Bike Test: Specialized Turbo Levo SL Trail Bike
TURBO LEVO SL
By Alex Boyce
Back in 2015 Specialized helped define the e-MTB sector by building the Turbo Levo. Five years later they are at it again with the launch of the Turbo Levo SL, which comes in at a headline-grabbing weight of only 37.7 pounds as weighed by ourselves on the scales.
With the new Levo SL, Specialized in now emphasizing that the most important element of the bike is not how much power it has, but how light the bike is. Specialized’s Chief designer Jan Tavalsek emphasized the feedback the design team had received over the years, which led them to design a bike that was more responsive on the trail to handling inputs. But, with only 35 N/m of torque, they pursued a less brutal power hit and a smoother delivery.
The Turbo Levo SL takes its design language from the Stumpjumper, with 150mm of travel front and rear and geometry passed over from the Turbo Levo.
There is no doubt that Specialized, with their top-of-the-range S-Works model, has set a standard that is absolute when it comes to e-MTBs that are available to the general public to buy. All of our riding opinions are based on our experiences on that bike.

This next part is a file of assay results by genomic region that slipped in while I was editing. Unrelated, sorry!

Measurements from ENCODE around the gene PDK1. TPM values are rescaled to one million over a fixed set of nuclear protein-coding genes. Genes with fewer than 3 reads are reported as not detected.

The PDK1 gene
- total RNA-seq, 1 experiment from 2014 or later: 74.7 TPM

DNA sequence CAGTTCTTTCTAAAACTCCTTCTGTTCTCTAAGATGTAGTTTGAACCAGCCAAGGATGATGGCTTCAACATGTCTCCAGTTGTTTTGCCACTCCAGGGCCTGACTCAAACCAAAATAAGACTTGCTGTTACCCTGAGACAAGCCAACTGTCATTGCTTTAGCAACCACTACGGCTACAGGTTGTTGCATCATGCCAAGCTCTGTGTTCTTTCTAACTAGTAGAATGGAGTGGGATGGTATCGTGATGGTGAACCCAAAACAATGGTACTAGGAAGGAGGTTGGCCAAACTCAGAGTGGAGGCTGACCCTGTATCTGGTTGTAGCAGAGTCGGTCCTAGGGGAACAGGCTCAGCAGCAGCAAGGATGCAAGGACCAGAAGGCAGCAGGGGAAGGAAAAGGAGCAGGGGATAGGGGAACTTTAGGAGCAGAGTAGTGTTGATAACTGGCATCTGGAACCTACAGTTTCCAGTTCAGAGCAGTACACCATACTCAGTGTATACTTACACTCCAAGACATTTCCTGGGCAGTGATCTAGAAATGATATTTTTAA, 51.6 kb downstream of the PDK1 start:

The Turbo Levo SL is the equivalent in non-e-bike territory of a Stumpjumper, which is aimed at trail riders and those who wish to have a fun, active ride without going extreme and expect to pedal a fair amount. It is not an extreme enduro bike or a lightweight cross-country machine. That being said, the geometry is progressive for this type of bike to be a capable machine for descending.
Top tube length gives enough room for moving about, but at the same time maintains the body position in a comfortable state for long hours pedaling when climbing or cruising along. Attack mode is more about the rider making the positional adjustments necessary to attack the descents rather than the bike forcing you into that position by necessity. What makes the bike modern is if you wish to find an attack position, it is easy, and you don’t have to search for a balance point, as the large size we tried is just long enough to have an easy-to-find comfort zone.
The use of the new, more compact motor (with a claimed weight of 4.2 pounds) allowed Specialized to decrease the chainstay length (437mm) and lower the bottom bracket height, which will keep the bike very agile and very stable in all conditions.
The Levo SL uses a full-carbon component build, including wheels and bar. This enhances the feel for…